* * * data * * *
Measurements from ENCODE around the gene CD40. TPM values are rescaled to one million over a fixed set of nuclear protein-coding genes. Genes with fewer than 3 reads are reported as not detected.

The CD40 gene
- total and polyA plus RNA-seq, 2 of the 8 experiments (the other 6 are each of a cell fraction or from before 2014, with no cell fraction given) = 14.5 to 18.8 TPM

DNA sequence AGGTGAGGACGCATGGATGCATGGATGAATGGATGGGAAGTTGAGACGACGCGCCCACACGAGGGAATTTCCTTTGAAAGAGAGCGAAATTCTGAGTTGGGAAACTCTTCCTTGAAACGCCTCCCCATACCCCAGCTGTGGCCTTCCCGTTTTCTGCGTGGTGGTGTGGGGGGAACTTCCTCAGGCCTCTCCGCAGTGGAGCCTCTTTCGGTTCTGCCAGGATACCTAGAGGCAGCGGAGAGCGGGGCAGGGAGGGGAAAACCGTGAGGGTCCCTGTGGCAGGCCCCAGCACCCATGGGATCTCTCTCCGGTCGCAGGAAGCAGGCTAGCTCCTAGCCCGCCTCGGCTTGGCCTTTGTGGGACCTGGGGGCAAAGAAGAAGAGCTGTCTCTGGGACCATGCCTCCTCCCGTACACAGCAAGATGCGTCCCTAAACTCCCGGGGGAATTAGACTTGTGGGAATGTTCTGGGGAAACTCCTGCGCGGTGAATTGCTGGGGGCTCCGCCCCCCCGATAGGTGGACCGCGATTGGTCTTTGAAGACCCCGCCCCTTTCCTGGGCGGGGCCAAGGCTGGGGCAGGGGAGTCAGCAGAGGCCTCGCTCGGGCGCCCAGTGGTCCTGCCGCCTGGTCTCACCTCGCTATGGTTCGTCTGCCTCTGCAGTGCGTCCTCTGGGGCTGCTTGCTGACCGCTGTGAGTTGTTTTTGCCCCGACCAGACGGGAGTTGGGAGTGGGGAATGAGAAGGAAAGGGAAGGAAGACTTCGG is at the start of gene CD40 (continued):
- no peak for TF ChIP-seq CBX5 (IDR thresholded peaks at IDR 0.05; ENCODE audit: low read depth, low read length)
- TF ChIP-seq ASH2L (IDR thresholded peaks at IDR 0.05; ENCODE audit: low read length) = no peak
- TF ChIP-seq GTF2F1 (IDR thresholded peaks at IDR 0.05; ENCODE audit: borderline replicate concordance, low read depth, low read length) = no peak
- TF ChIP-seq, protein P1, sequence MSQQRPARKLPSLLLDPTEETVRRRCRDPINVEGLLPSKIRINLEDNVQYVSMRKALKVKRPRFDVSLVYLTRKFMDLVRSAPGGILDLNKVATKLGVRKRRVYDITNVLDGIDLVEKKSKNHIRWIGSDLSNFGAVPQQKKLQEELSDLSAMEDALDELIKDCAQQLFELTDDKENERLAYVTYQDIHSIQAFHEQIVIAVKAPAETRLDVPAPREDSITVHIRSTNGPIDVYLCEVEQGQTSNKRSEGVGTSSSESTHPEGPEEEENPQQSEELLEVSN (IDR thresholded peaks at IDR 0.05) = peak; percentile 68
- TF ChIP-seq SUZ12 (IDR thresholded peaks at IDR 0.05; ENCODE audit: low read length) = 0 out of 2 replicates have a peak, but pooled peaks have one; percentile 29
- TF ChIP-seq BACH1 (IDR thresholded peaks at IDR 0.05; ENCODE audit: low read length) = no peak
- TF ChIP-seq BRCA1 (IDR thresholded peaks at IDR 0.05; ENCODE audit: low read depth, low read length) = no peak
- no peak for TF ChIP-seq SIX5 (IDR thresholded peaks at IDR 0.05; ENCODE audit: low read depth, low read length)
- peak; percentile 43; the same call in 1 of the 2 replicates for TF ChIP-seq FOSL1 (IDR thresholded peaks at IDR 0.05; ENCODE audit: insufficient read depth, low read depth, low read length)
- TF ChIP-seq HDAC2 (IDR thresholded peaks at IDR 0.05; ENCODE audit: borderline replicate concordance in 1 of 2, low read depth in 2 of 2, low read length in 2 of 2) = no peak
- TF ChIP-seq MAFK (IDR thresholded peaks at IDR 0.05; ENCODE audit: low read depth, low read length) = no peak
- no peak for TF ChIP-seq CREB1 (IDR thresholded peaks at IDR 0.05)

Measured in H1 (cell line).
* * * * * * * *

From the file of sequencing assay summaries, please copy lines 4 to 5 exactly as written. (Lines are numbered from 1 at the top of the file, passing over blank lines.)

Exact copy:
DNA sequence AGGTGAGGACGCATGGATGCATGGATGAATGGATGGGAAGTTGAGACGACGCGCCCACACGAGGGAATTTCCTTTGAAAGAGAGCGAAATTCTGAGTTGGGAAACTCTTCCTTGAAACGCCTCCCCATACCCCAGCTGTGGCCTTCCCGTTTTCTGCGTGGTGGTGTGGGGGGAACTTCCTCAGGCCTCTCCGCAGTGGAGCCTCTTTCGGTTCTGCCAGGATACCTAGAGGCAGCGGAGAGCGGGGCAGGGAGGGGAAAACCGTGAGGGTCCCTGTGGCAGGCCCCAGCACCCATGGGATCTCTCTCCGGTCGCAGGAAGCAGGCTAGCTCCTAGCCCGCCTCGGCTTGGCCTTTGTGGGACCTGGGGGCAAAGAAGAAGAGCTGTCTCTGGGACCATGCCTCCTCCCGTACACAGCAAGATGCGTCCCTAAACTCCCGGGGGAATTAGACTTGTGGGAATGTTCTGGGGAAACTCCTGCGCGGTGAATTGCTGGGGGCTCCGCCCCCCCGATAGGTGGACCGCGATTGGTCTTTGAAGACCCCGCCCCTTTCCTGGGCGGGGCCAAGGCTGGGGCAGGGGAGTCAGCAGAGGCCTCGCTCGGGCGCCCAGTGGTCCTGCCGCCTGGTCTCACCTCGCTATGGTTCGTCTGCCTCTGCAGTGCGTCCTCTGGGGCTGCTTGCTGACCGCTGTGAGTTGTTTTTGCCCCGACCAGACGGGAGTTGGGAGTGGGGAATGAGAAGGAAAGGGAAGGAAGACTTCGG is at the start of gene CD40 (continued):
- no peak for TF ChIP-seq CBX5 (IDR thresholded peaks at IDR 0.05; ENCODE audit: low read depth, low read length)